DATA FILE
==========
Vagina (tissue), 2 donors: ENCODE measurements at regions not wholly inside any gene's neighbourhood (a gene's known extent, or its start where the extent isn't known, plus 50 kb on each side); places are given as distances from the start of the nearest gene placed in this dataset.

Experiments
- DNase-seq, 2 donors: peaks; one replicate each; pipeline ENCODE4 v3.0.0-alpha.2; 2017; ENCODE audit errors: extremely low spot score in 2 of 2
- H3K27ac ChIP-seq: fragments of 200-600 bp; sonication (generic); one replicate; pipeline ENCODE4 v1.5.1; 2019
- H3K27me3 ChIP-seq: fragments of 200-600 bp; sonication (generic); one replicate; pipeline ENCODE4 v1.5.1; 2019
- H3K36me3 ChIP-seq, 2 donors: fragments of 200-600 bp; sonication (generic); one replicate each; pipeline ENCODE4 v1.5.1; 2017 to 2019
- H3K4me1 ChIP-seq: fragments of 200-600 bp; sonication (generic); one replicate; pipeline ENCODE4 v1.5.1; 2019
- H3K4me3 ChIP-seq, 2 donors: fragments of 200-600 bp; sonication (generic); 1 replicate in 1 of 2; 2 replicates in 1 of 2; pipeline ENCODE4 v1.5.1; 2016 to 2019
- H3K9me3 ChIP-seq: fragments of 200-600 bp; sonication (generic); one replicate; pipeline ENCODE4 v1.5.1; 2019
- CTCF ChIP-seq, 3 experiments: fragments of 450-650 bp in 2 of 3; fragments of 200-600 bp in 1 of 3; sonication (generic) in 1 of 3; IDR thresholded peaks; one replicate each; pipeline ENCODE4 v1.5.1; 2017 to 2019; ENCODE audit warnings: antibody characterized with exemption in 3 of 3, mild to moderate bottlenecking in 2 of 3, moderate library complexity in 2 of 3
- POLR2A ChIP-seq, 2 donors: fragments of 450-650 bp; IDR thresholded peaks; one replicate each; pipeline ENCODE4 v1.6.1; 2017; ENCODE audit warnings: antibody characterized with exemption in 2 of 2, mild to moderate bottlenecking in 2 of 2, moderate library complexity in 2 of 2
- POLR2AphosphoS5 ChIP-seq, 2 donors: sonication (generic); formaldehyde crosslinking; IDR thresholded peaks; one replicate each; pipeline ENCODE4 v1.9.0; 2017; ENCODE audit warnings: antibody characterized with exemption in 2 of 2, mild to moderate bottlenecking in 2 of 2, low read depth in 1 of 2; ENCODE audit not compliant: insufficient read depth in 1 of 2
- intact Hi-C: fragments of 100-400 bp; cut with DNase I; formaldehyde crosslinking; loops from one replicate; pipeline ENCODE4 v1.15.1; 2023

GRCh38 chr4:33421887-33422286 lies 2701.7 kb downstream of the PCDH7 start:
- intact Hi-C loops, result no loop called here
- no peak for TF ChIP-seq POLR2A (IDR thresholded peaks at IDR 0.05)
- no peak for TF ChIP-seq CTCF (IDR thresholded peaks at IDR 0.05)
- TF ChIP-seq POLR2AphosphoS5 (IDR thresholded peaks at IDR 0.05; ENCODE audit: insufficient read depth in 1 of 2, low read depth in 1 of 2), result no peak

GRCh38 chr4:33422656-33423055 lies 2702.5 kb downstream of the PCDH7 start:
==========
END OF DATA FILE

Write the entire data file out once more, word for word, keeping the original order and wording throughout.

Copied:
Vagina (tissue), 2 donors: ENCODE measurements at regions not wholly inside any gene's neighbourhood (a gene's known extent, or its start where the extent isn't known, plus 50 kb on each side); places are given as distances from the start of the nearest gene placed in this dataset.

Experiments
- DNase-seq, 2 donors: peaks; one replicate each; pipeline ENCODE4 v3.0.0-alpha.2; 2017; ENCODE audit errors: extremely low spot score in 2 of 2
- H3K27ac ChIP-seq: fragments of 200-600 bp; sonication (generic); one replicate; pipeline ENCODE4 v1.5.1; 2019
- H3K27me3 ChIP-seq: fragments of 200-600 bp; sonication (generic); one replicate; pipeline ENCODE4 v1.5.1; 2019
- H3K36me3 ChIP-seq, 2 donors: fragments of 200-600 bp; sonication (generic); one replicate each; pipeline ENCODE4 v1.5.1; 2017 to 2019
- H3K4me1 ChIP-seq: fragments of 200-600 bp; sonication (generic); one replicate; pipeline ENCODE4 v1.5.1; 2019
- H3K4me3 ChIP-seq, 2 donors: fragments of 200-600 bp; sonication (generic); 1 replicate in 1 of 2; 2 replicates in 1 of 2; pipeline ENCODE4 v1.5.1; 2016 to 2019
- H3K9me3 ChIP-seq: fragments of 200-600 bp; sonication (generic); one replicate; pipeline ENCODE4 v1.5.1; 2019
- CTCF ChIP-seq, 3 experiments: fragments of 450-650 bp in 2 of 3; fragments of 200-600 bp in 1 of 3; sonication (generic) in 1 of 3; IDR thresholded peaks; one replicate each; pipeline ENCODE4 v1.5.1; 2017 to 2019; ENCODE audit warnings: antibody characterized with exemption in 3 of 3, mild to moderate bottlenecking in 2 of 3, moderate library complexity in 2 of 3
- POLR2A ChIP-seq, 2 donors: fragments of 450-650 bp; IDR thresholded peaks; one replicate each; pipeline ENCODE4 v1.6.1; 2017; ENCODE audit warnings: antibody characterized with exemption in 2 of 2, mild to moderate bottlenecking in 2 of 2, moderate library complexity in 2 of 2
- POLR2AphosphoS5 ChIP-seq, 2 donors: sonication (generic); formaldehyde crosslinking; IDR thresholded peaks; one replicate each; pipeline ENCODE4 v1.9.0; 2017; ENCODE audit warnings: antibody characterized with exemption in 2 of 2, mild to moderate bottlenecking in 2 of 2, low read depth in 1 of 2; ENCODE audit not compliant: insufficient read depth in 1 of 2
- intact Hi-C: fragments of 100-400 bp; cut with DNase I; formaldehyde crosslinking; loops from one replicate; pipeline ENCODE4 v1.15.1; 2023

GRCh38 chr4:33421887-33422286 lies 2701.7 kb downstream of the PCDH7 start:
- intact Hi-C loops, result no loop called here
- no peak for TF ChIP-seq POLR2A (IDR thresholded peaks at IDR 0.05)
- no peak for TF ChIP-seq CTCF (IDR thresholded peaks at IDR 0.05)
- TF ChIP-seq POLR2AphosphoS5 (IDR thresholded peaks at IDR 0.05; ENCODE audit: insufficient read depth in 1 of 2, low read depth in 1 of 2), result no peak

GRCh38 chr4:33422656-33423055 lies 2702.5 kb downstream of the PCDH7 start: